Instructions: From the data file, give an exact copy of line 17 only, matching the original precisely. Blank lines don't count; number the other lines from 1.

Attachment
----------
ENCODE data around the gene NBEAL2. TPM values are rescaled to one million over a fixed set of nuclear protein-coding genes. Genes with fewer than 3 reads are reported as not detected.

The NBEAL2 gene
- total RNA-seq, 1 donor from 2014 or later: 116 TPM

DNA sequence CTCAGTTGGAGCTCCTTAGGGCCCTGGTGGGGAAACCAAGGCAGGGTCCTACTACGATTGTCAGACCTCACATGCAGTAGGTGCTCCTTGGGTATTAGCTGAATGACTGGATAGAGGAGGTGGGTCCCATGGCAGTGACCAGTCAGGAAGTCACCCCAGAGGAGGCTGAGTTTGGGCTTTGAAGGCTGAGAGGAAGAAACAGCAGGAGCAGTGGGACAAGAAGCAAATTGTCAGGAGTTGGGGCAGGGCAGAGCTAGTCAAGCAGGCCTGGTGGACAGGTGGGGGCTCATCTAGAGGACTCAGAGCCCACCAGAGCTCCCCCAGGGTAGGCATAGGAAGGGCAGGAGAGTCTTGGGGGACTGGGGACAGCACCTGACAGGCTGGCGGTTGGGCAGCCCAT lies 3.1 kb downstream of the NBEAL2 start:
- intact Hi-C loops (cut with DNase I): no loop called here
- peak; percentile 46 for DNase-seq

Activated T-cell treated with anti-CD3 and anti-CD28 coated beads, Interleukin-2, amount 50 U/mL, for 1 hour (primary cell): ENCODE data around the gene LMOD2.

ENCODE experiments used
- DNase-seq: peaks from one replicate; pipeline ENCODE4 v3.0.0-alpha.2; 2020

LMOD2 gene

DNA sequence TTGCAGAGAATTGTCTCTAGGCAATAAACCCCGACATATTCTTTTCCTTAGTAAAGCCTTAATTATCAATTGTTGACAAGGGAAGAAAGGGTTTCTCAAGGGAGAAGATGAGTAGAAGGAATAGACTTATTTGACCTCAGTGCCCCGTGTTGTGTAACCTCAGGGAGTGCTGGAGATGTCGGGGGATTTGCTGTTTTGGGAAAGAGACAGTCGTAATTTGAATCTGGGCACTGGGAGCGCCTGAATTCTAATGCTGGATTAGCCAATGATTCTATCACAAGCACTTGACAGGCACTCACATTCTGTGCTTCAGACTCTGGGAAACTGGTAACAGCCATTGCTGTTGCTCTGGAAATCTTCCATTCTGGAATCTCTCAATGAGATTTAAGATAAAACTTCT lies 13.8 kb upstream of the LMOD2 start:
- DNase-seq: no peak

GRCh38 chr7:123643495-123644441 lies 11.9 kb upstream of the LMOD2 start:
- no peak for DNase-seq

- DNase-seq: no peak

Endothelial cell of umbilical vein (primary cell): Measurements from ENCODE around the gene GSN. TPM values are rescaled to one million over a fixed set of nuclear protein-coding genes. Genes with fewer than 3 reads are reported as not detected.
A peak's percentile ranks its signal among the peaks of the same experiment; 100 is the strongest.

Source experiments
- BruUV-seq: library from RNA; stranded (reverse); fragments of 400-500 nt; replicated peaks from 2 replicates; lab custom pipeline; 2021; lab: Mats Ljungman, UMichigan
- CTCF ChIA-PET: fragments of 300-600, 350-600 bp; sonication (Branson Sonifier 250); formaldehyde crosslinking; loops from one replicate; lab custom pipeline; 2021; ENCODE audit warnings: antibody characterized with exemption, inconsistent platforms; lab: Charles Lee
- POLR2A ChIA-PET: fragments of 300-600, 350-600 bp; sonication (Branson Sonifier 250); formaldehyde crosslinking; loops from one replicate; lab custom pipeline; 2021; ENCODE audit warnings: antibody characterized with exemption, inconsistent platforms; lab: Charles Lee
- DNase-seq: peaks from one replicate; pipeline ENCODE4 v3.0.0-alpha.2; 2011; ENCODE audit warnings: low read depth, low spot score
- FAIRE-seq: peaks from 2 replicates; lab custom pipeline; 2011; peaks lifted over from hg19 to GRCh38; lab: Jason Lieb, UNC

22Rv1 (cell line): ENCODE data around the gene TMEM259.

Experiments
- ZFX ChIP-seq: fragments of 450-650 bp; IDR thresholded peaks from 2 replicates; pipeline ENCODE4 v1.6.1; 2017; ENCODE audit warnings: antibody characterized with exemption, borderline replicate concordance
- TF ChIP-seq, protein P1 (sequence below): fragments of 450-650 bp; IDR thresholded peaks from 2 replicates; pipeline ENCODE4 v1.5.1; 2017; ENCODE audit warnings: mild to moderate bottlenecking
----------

A peak's percentile ranks its signal among the peaks of the same experiment; 100 is the strongest.